By Nick Adde
As the Army considers bidders to build the next-generation ground combat vehicle (GCV), Europe’s premier builder of highly protected tracked and wheeled vehicles wants to make its case that they have a fully tested and operational answer.
The Puma military fighting vehicle, built by Krauss-Maffei Wegmann (KMW) of Munich, Germany, would be the ideal replacement for the M2 Bradley Fighting Vehicle, KMW spokesman Kurt Braatz said Oct. 22, at the company’s pavilion, during the 2013 Association of the United States Army’s Annual Meeting and Exposition.
Braatz cited credible and official data to back up KMW’s claim – provided by the Congressional Budget Office.
“Interestingly enough, the CBO released an investigation in early 2013 that states the U.S. Army could save $40 billion by procuring Puma instead of setting up a new project,” Braatz said.
Buoyed by that report, KMW decided to attend the 2013 annual meeting and make a public pitch on behalf of Puma.
“It encouraged us to come here and show Puma’s capabilities in protection,” Braatz said.
The company’s display included a cross-section of a Puma hull that had sustained a direct hit by an antitank mine during a field test. While the floor of the vehicle was slightly bowed and showed a scar from the explosion, Braatz said, the Puma remained intact and operable.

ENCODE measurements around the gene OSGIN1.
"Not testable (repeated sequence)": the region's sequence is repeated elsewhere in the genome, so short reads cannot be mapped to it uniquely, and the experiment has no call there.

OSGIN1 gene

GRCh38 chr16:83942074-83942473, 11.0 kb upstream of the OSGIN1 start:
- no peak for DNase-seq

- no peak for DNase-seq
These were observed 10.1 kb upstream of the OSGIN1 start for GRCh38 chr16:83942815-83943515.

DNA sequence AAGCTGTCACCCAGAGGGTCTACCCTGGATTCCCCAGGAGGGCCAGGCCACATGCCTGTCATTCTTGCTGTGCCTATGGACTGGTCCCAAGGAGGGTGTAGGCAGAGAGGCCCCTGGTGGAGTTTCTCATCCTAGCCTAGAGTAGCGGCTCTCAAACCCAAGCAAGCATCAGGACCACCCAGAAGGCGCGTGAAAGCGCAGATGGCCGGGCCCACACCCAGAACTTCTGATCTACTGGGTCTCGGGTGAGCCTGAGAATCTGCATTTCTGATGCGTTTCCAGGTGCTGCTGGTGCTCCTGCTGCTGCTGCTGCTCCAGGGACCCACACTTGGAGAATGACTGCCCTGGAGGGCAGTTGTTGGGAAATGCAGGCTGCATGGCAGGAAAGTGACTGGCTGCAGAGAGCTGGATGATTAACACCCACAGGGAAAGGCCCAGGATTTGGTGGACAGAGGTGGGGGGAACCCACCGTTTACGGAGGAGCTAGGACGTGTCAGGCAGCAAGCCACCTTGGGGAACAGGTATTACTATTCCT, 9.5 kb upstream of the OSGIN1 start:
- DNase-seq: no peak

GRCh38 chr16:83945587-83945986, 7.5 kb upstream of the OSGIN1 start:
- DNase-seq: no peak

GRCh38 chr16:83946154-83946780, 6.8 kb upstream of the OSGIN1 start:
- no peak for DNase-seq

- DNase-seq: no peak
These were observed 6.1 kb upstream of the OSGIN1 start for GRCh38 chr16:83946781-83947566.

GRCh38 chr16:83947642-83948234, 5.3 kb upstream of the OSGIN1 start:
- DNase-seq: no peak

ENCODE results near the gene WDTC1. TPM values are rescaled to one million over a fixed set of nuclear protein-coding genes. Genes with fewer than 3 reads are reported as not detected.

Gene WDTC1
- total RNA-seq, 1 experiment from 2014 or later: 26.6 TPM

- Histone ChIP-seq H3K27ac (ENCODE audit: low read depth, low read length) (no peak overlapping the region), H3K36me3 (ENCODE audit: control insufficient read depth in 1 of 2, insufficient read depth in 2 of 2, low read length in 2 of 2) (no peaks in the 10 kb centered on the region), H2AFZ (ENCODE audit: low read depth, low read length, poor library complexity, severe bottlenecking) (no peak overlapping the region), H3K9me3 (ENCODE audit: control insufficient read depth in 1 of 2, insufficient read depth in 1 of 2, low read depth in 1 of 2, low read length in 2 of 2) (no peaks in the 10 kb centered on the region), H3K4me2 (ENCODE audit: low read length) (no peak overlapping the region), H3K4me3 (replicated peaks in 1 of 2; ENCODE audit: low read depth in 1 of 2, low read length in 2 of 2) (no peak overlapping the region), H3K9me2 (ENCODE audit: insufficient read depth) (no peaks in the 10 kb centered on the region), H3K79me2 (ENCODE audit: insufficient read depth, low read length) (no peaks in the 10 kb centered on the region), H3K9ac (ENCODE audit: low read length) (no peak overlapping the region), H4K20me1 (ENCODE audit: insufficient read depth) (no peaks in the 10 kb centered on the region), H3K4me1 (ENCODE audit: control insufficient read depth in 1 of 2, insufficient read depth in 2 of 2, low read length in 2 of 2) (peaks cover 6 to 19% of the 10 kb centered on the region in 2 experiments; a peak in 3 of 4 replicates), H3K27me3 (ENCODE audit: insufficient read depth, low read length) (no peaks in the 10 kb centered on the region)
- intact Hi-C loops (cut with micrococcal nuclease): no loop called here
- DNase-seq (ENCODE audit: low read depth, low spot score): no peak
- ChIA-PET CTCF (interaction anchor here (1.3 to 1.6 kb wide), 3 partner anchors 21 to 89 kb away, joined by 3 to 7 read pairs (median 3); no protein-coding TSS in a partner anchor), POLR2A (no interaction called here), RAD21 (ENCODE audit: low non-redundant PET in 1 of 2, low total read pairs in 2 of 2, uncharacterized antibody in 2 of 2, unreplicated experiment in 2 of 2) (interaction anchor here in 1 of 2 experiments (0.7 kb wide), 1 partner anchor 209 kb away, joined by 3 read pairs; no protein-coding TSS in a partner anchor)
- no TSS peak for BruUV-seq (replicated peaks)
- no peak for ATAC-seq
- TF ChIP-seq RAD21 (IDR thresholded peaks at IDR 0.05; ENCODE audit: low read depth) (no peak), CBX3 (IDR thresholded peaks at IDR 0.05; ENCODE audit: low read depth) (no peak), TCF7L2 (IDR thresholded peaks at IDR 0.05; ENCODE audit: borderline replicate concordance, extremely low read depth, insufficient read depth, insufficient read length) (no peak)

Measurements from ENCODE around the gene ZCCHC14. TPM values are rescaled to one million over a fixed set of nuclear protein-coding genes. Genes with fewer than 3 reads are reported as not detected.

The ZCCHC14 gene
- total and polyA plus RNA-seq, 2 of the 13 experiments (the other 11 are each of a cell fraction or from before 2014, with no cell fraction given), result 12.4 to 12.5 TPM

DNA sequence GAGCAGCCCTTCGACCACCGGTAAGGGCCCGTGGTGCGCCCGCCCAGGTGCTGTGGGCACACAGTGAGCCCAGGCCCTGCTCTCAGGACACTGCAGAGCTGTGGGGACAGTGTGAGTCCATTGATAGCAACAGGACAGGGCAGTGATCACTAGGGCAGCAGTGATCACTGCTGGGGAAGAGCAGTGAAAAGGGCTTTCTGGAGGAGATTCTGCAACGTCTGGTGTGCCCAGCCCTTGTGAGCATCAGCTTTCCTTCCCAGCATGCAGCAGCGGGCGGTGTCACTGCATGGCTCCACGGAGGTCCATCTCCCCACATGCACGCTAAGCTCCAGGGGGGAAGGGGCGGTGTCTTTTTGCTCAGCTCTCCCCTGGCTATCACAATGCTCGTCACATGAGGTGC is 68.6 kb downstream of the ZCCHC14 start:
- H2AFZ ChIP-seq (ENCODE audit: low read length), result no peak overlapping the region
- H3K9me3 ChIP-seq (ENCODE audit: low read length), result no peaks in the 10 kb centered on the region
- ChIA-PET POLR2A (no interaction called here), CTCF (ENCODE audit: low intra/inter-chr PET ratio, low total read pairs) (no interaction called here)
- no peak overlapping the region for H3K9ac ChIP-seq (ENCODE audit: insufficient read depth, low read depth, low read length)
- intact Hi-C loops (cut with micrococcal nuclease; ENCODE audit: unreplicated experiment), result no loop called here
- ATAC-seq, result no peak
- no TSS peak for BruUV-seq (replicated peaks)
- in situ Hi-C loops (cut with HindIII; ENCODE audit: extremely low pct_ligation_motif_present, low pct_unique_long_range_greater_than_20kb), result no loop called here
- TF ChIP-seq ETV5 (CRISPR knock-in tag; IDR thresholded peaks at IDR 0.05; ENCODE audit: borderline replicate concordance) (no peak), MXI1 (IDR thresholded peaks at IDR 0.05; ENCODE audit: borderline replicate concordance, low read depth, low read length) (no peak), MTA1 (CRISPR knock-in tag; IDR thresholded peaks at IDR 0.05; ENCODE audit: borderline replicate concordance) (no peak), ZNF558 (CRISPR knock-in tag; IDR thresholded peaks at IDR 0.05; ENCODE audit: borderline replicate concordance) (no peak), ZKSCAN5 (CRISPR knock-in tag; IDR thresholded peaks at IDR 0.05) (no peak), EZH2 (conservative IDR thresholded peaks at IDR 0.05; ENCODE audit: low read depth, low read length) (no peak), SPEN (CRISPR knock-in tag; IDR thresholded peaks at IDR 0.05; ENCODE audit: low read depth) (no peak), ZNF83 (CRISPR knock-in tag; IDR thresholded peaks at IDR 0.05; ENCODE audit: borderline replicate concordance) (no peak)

“Other structures would have broken up,” Braatz said. “Puma absorbs very high energy blasts and brings its crew back safely. It is the best [vehicle of its kind you can get anywhere in the world.”
Braatz declined to talk about any official Puma-related activities taking place between U.S. Army leadership and KMW, other than to say that “informal discussions” were underway. He did note, however, that several high-ranking officers stopped by the pavilion for a look at the cross-section display.
“What I did see was interest from the troops in this exhibit,” Braatz said, particularly in the vehicle’s inherent ability to mitigate mine threats.
The KMW exhibit also displayed the Puma’s unmanned turret – equipped nearly completely with U.S.-manufactured gear. The two weapons – a 35-millimeter cannon and .50-caliber machine gun – are made by ATK Inc. A U.S. division of Meggitt Defense Systems built the ammunition-handling system. Moog Inc. built the turret system.
“Puma is scalable and could easily be modified to fit the needs of the U.S. Army,” Braatz said.